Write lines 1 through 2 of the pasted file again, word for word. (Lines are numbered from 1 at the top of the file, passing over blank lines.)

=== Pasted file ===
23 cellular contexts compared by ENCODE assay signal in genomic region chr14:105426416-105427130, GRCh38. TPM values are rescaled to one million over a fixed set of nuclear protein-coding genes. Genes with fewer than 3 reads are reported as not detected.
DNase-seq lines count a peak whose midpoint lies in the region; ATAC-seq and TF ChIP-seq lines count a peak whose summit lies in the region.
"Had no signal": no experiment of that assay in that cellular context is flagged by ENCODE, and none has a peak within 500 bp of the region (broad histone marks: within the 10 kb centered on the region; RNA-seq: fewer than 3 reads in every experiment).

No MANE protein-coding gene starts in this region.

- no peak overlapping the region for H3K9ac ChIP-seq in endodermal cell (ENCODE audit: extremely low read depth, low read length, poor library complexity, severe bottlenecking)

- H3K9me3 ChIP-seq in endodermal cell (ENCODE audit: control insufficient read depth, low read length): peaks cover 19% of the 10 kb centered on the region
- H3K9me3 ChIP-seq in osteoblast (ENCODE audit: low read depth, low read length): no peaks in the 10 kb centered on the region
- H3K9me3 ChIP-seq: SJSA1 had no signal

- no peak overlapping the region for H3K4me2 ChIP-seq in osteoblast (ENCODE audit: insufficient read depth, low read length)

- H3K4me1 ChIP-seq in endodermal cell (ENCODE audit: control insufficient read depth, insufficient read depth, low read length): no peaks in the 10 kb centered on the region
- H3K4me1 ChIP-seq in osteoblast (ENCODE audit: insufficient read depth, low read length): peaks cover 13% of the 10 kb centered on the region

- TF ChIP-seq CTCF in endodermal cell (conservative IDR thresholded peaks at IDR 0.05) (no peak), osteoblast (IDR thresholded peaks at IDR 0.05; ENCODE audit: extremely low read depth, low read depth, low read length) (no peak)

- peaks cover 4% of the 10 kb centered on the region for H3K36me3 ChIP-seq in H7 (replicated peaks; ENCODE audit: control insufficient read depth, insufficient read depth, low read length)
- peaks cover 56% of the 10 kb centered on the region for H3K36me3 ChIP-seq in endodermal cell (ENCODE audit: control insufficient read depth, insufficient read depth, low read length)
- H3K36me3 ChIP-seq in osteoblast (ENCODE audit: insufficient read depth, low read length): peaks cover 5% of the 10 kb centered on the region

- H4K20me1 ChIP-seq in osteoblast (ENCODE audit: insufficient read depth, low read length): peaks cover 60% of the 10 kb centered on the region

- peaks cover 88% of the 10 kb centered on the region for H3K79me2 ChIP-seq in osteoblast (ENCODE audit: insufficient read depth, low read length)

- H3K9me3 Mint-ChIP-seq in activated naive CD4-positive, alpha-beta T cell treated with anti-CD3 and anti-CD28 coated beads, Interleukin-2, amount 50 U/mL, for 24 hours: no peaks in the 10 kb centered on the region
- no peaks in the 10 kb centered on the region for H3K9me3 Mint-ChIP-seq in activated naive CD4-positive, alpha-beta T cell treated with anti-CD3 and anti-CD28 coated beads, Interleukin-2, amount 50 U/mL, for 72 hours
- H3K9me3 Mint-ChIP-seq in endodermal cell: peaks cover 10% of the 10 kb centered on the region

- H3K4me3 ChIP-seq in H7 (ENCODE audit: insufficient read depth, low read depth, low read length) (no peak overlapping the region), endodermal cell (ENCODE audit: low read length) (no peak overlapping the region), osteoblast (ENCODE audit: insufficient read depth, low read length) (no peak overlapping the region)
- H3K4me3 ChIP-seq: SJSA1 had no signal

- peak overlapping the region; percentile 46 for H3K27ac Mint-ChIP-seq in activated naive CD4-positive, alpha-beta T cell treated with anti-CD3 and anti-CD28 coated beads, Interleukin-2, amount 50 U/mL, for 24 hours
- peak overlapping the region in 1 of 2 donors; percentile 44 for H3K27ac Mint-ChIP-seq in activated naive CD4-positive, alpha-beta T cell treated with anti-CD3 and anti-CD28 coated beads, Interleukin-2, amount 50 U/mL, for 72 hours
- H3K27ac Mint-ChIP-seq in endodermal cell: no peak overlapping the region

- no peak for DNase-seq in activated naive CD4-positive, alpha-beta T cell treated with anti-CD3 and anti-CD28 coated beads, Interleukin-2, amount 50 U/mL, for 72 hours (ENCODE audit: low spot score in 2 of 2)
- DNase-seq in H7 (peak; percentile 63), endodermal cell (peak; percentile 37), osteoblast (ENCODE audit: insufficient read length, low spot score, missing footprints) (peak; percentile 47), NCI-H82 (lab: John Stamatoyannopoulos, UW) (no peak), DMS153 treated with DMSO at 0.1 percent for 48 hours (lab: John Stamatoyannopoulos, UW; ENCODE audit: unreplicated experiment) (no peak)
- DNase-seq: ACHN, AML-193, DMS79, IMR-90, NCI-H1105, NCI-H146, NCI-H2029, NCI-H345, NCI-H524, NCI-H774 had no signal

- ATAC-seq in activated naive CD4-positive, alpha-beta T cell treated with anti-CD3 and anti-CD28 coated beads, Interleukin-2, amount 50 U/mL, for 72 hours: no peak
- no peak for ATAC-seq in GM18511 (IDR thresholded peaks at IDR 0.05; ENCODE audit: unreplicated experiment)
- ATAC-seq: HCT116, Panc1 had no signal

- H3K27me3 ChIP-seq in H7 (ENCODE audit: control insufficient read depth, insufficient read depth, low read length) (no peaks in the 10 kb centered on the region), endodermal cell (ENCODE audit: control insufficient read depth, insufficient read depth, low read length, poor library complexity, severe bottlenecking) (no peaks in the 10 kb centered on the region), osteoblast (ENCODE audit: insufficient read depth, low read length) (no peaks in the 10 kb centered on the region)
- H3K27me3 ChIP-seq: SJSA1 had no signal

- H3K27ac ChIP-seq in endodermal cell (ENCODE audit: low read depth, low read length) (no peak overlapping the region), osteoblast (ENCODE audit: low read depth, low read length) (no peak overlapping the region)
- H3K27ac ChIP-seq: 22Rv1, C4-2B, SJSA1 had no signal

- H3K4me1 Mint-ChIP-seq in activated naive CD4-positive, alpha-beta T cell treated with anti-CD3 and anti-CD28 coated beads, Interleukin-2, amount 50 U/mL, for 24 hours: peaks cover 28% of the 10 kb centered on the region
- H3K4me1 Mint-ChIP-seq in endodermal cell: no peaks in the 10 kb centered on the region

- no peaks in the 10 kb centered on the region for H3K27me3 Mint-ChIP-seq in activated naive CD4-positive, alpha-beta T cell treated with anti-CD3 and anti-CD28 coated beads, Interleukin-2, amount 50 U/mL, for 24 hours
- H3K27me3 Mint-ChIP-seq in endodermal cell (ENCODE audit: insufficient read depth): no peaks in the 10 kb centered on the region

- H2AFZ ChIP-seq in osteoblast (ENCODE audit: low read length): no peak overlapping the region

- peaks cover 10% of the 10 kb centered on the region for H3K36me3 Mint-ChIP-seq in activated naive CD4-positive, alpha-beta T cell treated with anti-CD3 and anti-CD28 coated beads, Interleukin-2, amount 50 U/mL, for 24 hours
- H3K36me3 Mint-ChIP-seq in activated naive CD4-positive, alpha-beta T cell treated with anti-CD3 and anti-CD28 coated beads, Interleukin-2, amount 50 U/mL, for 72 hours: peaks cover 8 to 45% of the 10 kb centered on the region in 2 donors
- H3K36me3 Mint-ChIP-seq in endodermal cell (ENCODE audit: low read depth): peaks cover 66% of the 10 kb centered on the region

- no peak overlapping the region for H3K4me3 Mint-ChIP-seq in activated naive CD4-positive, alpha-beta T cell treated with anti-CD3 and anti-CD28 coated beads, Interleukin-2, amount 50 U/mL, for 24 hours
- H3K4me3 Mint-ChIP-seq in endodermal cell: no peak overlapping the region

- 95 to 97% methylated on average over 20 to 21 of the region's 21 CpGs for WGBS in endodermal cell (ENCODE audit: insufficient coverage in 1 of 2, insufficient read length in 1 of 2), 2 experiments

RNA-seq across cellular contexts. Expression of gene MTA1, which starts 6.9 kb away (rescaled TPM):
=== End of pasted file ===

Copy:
23 cellular contexts compared by ENCODE assay signal in genomic region chr14:105426416-105427130, GRCh38. TPM values are rescaled to one million over a fixed set of nuclear protein-coding genes. Genes with fewer than 3 reads are reported as not detected.
DNase-seq lines count a peak whose midpoint lies in the region; ATAC-seq and TF ChIP-seq lines count a peak whose summit lies in the region.